A recent decision of the Supreme Court of Queensland has highlighted the importance of firstly, having a valid will, and secondly, understanding the correct way to have your will updated if you change your mind about the contents of your will, including changes to any beneficiaries.
In this case, a gentleman ‘Mr M’ made a will in 1994 appointing his daughter as executor and apart from a small bequest to his parents, his daughter was the entire beneficiary of his will. This will was made with a solicitor, however Mr M kept the original will in his possession.
Almost a decade later in 2013, Mr M had a falling out with his daughter, and attended on the Public Trustee of Queensland to have a new will drafted appointing the Public Trustee as the executor, and the RSPCA as the beneficiary of the estate (aside from two minor specified requests). The new will was subsequently drafted, signed, and held by the Public Trustee on his behalf.
The relationship between Mr M and his daughter improved considerably from 2014 onward. In 2016 he attended at the Public Trustee and collected the original will that he made in 2013.
In 2018, Mr M was diagnosed with lung cancer, and despite treatment, his condition was deteriorating rapidly, requiring him to be admitted as an inpatient to hospital. Prior to going into hospital, he gave a note to his next door neighbour to ask him to let his daughter know if he did not come out of hospital, and also words to the effect that his daughter would find his will (to her) and other items in the property.
During his time in hospital, Mr M’s daughter visited him and they had several discussions wherein he told her that he had made a will in 2013 when he was angry at her and that he had ‘picked that will up so that there was no confusion in the future’ and that his ‘1994 will was what he wanted for his last wishes’. He also told her that he intended to leave everything to her, and had also made comments to the same effect to others.
After these discussions, his daughter located the 1994 will in his filing cabinet in a file marked ‘Wills’, and notably, the 2013 will was not contained in that folder. Upon taking the 1994 will in to Mr M in hospital, and asking if he wanted to re-do the will as his parents were now deceased, Mr M replied ‘no’ and that he was okay with how it was. He also confirmed at that time that the document was his ‘current will’.
Mr M died 10 days later.
Unfortunately for Mr M and his daughter, Mr M was operating under the mistaken belief that if he destroyed the 2013 will, then the 1994 will would become his current will.
The Succession Act 1981 (Qld) governs wills and succession matters in Queensland, and section 13 of the Act specifies various ways in which a will can be revoked, and these include ‘revocation by means of a later will, or by a document declaring an intention to revoke the will, or by the testator destroying the will with an intention to revoke it, or writing on the will or otherwise dealing with it in a way which satisfies the Court that the testator intended to revoke it’.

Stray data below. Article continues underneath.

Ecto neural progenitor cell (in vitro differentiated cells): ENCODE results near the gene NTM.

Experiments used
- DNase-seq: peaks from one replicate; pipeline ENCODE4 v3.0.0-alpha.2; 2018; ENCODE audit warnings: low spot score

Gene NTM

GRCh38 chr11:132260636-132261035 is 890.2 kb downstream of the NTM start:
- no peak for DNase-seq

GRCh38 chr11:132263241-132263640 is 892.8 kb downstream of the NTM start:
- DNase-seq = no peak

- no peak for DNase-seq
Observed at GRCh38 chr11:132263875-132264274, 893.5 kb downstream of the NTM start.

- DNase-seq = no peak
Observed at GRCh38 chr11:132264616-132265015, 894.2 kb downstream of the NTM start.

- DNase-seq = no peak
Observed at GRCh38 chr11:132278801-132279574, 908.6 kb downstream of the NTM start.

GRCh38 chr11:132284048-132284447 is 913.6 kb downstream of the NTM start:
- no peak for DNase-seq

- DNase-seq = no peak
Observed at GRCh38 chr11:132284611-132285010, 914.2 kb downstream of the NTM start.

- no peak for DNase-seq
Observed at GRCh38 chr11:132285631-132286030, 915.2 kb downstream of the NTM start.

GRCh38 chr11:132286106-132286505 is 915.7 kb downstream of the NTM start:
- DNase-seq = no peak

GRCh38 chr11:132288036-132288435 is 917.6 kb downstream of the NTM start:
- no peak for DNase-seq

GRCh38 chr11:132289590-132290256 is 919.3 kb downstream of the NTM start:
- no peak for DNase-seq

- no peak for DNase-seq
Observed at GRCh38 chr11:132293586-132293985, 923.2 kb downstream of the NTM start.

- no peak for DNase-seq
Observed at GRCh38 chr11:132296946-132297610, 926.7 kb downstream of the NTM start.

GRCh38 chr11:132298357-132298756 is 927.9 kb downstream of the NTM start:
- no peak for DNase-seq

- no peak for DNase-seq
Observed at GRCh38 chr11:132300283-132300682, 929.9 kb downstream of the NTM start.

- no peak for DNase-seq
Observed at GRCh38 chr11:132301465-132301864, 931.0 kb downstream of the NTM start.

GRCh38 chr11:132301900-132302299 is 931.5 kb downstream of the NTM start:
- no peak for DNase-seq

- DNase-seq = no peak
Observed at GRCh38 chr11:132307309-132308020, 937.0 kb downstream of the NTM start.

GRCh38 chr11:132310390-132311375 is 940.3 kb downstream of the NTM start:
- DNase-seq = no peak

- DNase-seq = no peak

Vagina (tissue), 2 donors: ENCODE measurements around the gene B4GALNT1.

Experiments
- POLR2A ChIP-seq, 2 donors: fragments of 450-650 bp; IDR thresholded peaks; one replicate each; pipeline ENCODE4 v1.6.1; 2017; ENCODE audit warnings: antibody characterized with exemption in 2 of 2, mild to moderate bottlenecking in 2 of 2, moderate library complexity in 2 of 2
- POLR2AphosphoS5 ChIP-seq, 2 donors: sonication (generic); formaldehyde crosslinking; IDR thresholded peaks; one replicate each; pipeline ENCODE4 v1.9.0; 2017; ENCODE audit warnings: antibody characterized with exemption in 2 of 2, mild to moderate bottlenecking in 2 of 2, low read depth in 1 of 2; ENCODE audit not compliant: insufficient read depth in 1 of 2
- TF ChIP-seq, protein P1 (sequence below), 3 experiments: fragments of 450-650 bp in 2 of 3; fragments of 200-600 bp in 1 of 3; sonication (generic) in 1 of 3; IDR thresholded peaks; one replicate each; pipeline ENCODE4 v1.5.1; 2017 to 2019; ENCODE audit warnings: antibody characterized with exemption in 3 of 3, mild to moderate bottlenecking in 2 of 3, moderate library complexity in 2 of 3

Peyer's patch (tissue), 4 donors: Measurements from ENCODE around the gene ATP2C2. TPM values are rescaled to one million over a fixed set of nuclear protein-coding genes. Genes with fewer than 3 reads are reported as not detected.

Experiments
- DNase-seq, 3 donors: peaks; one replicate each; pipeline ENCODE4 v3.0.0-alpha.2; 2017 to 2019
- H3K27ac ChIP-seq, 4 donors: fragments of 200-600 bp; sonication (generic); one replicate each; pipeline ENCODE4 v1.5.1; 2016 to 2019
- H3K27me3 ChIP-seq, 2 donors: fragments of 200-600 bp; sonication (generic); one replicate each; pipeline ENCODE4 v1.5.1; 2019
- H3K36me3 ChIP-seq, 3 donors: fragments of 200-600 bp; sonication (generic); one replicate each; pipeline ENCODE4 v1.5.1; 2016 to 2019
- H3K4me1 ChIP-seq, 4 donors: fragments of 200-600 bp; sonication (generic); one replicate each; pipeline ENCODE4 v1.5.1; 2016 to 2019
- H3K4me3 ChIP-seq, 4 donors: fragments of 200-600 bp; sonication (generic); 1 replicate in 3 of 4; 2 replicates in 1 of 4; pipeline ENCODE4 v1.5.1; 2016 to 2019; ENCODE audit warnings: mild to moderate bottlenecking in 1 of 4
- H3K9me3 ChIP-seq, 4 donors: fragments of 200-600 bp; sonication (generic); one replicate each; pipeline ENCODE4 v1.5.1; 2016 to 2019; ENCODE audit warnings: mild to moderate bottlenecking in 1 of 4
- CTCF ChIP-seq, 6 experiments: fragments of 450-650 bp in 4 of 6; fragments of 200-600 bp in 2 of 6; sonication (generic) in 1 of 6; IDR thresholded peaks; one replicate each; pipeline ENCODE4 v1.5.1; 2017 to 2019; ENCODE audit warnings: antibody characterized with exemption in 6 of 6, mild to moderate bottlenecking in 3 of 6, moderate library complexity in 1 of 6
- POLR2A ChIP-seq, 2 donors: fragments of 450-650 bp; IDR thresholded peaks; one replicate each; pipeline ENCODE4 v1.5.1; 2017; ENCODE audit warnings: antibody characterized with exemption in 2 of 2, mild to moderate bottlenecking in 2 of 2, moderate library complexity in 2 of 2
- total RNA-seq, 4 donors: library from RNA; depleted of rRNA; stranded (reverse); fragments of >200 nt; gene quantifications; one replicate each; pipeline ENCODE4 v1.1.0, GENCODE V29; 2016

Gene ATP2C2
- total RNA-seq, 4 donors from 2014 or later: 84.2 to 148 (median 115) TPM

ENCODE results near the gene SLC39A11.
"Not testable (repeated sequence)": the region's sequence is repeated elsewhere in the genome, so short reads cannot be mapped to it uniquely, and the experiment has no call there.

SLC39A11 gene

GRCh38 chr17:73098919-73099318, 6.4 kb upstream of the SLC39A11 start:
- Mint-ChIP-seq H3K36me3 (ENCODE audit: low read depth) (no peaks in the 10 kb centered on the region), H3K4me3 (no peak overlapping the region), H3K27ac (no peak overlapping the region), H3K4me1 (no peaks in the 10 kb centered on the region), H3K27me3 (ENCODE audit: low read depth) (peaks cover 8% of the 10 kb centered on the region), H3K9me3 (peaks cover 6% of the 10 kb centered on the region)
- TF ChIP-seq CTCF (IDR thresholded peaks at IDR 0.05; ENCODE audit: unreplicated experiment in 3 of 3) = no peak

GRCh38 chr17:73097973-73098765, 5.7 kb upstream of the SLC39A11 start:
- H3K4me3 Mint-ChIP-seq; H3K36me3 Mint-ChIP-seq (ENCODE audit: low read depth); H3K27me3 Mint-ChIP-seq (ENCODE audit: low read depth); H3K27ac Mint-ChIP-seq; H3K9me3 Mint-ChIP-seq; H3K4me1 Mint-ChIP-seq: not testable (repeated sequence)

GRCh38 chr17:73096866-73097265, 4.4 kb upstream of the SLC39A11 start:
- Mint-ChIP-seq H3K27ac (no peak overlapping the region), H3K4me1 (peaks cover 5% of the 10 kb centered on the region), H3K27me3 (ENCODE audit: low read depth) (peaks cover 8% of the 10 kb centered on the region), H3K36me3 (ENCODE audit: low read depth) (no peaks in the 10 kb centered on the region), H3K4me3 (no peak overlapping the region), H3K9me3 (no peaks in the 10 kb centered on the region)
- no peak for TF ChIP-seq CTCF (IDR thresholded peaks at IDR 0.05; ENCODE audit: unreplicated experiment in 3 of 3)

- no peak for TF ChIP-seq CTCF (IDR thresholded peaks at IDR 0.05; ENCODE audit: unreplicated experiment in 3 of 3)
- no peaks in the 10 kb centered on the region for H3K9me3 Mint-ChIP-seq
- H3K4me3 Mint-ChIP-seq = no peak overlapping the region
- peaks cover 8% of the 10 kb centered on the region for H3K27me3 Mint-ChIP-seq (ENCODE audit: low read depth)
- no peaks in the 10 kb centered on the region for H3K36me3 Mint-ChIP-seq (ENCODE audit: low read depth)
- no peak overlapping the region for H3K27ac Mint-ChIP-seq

In this case, the Court found that Mr M had in fact effectively revoked his 1994 will when he executed his later will in 2013.
The mere statements that he made that he intended for his 1994 will to be his ‘current will’ were not enough to satisfy the court that he intended to revive the revoked will and because his 2013 will could not be found, it was held that he had died ‘intestate’ or without a will.
The administration of an intestate estate follows Parts 1 and 2 of Schedule 2 of the Succession Act, and because Mr M left no surviving spouse, the estate would be distributed equally between his two children, his daughter, and a son he had from an earlier marriage (even though Mr M had no relationship with him due to irreparable differences).
So, in this case at least, Mr M’s daughter will still likely receive 50% of Mr M’s estate despite Mr M’s failure to have a current will at the time of his death. However, it is important to be aware that the situation may have been radically different if Mr M had a spouse or other children who were alive at the time of his death, and his daughter may have ended up receiving only a small amount, which appears to be contrary to his intentions.
Nevertheless, Mr M’s oversight in relation to the will means that instead of 100% of his estate (subject to any rights Mr M’s son may have had under family provision legislation) going to his daughter, she is likely only going to receive 50%.
This case again highlights the importance of having a current, valid will in place which accurately records your wishes and in the event that your wishes change, that you obtain professional advice in relation to drafting a new will.
Our Gold Coast based wills & estates team have lawyers who are experienced in this area of law, and can guide you through the process to ensure that your will is current, and reflects your wishes upon your passing.
To discuss your individual estate planning needs or if you require assistance in the administration of an Estate, please do not hesitate to contact our Gold Coast team on (07) 5563 8970 or email us at email@example.com.